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Southwest pleased with Hawaii service, not Max’s grounding


    A Southwest Airlines Boeing 737 Max aircraft lands at the Southern California Logistics Airport in the high desert town of Victorville, Calif. Southwest Airlines Co. reports earnings.

DALLAS >> Southwest Airlines said it is happy with its Hawaii expansion but acknowledges it is upset with Boeing over the grounding of its 737 Max jetliner, which has caused the airline to cancel thousands of flights.

But airline executives are still standing by the embattled aircraft maker and deny interest in buying planes from its rival Airbus.

Southwest has 34 Max jets — more than any other carrier — and has run up extra costs and lost revenue since they were grounded last month after two deadly crashes. It is not clear when the planes will fly again.

“We are not happy with this situation. Who would be?” Southwest Chairman and CEO Gary Kelly told reporters Thursday.

The airline’s president, Tom Nealon, said he expects some customers will avoid buying tickets on Max flights, at least for a time.

Nealon confidently predicted that the airline will find other passengers for those flights.

“We will fill them up, just like we always do,” he said.

The executives spoke to analysts and reporters after Southwest released quarterly results that showed that higher costs due partly to the Max grounding are more than offsetting rising ticket sales. Its first-quarter profit fell 16% to $387 million.

Southwest said that it canceled more than 10,000 flights in the quarter because of the Max, a labor dispute with its mechanics and winter storms.

The Max currently accounts for less than 5% of Southwest flights, but that would roughly double if, as planned, it takes delivery of 41 more of them later this year.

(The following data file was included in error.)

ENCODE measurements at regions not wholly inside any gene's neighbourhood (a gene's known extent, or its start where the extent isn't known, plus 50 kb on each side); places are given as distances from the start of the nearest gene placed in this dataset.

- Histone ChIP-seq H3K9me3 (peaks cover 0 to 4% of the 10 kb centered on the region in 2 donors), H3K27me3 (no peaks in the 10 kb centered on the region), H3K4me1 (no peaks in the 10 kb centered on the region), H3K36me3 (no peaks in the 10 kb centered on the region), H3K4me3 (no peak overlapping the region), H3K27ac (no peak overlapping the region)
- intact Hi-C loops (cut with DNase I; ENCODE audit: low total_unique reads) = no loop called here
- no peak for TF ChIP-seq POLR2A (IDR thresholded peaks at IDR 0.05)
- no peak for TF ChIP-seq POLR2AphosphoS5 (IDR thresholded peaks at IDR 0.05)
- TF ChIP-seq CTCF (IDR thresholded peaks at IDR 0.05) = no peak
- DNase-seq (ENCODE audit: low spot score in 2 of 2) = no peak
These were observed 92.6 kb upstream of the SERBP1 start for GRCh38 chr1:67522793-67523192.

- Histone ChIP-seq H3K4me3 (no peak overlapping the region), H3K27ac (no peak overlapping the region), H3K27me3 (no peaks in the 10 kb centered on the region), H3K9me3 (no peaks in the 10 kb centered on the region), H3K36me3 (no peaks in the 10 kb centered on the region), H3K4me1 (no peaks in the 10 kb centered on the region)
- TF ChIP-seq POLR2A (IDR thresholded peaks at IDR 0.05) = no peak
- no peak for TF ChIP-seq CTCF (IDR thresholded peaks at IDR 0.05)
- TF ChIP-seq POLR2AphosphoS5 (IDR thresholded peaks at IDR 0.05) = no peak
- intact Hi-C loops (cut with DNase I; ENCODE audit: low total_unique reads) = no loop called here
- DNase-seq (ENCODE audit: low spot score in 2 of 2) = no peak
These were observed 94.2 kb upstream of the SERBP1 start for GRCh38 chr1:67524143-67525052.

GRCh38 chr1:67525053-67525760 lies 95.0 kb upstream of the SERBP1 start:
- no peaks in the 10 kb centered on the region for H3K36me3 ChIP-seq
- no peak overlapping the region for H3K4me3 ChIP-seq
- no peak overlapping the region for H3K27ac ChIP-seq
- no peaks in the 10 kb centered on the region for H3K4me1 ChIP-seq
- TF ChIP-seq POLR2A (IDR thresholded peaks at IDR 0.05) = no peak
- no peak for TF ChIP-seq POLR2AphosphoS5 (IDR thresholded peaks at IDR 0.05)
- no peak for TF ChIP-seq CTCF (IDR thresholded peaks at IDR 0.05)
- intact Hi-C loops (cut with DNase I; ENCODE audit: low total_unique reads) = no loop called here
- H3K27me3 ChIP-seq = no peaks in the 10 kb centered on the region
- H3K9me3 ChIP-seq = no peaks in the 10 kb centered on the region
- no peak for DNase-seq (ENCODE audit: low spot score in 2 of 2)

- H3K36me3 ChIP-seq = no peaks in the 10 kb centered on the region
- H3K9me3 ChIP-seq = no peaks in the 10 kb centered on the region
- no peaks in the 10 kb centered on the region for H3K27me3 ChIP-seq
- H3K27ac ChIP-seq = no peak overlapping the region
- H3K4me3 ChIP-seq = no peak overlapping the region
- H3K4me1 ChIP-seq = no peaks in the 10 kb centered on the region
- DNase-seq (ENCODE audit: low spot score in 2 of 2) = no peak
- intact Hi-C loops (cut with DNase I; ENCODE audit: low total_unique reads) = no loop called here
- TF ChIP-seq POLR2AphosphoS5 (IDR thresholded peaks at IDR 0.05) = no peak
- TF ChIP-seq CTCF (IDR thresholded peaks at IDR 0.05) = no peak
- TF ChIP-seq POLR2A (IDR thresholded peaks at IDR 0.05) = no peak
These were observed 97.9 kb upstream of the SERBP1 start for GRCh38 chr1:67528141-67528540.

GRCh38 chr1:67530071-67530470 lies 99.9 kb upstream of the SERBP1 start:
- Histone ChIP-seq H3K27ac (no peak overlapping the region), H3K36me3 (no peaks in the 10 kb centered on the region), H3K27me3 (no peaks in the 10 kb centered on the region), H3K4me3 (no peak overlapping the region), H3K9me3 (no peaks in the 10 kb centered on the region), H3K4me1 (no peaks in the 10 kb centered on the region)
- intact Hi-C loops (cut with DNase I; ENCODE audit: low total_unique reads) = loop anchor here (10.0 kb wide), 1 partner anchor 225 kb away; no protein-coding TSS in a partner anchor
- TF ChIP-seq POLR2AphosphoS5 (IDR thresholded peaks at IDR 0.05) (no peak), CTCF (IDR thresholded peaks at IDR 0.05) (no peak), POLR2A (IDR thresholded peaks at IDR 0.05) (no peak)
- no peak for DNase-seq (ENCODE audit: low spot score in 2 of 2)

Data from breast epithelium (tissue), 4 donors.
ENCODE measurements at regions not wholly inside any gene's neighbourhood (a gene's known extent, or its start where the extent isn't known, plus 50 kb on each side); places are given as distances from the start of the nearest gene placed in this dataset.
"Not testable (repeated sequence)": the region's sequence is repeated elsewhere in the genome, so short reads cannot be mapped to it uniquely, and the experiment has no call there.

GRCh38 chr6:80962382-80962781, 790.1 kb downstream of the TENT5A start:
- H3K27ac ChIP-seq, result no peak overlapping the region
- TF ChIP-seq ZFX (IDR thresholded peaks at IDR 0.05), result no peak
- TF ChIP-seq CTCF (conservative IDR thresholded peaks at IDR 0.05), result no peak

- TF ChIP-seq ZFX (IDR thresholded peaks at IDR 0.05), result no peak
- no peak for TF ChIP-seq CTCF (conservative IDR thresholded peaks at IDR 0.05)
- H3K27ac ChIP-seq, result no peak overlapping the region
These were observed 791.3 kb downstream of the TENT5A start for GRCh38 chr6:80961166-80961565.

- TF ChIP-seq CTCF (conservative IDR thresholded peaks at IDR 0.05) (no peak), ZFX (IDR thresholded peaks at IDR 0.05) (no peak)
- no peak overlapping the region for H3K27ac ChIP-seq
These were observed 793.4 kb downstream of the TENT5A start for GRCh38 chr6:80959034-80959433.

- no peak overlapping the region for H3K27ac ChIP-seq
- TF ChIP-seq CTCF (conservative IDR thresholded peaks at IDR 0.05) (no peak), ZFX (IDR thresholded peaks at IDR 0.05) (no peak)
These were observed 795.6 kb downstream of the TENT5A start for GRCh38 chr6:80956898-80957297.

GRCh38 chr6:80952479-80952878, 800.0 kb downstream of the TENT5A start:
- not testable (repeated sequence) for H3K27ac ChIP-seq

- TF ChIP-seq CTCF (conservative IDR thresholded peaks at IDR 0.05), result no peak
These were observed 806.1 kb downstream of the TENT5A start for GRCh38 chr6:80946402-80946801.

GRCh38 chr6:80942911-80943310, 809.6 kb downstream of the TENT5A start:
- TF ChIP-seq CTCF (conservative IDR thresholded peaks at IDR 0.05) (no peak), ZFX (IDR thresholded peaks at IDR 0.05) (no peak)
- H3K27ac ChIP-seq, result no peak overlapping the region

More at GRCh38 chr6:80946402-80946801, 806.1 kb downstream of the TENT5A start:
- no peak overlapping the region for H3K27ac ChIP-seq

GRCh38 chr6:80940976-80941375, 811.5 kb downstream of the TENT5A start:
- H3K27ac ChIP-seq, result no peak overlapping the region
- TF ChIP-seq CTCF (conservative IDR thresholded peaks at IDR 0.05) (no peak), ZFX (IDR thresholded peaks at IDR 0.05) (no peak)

A silver lining has been the start of service to Hawaii, which began March 17 with a flight between Oakland, Calif., and Honolulu. That was followed on April 7 with an Oakland-Kahului flight. Next up is the first San Jose, Calif., to Honolulu flight, which will take off on May 5.

“Our Hawaii expansion is off to an exceptional start … despite having numerous distractions in the first quarter,” Kelly said. Those distractions included the federal government shutdown that delayed Federal Aviation Administration approval of the Boeing 737-800 aircraft used for the Hawaii flights.

Chief Operating Officer Mike Van de Ven said the Hawaii service has been well received.

“We were still able to launch our Oakland-Honolulu service in the first quarter as planned, and since then we’ve added Oakland-Maui,” he said. “The startup went extremely well, our onboard experience has received high customer marks and we are continuing to add service during the second quarter.”

Nealon said Southwest is gradually increasing its mainland-Hawaii airfare.

“We began our Hawaii flights with very low initial pricing,” Nealon said. “And if you look at where we are today, we are moving up the price to what we consider to be normal pricing levels, and we’re seeing very strong demand in bookings.”

In the meantime, Southwest is checking its customer surveys and consulting outside experts as it crafts a marketing plan to make customers feel comfortable getting on the jets. Executives said it was too early to give details about their thinking.

Boeing leaders said this week that they are close to finishing work on updates to the anti-stall software that has been implicated in accidents in Indonesia and Ethiopia that killed 346 people. Preliminary reports from investigators indicate that in each case the software was activated by faulty data from a sensor and pushed the plane’s nose down, and pilots were unable to counteract the force of the plane. Boeing is making the anti-stall automation less powerful, and it is designing a training course to explain the system to pilots.

Star-Advertiser reporter Dave Segal contributed to this story.

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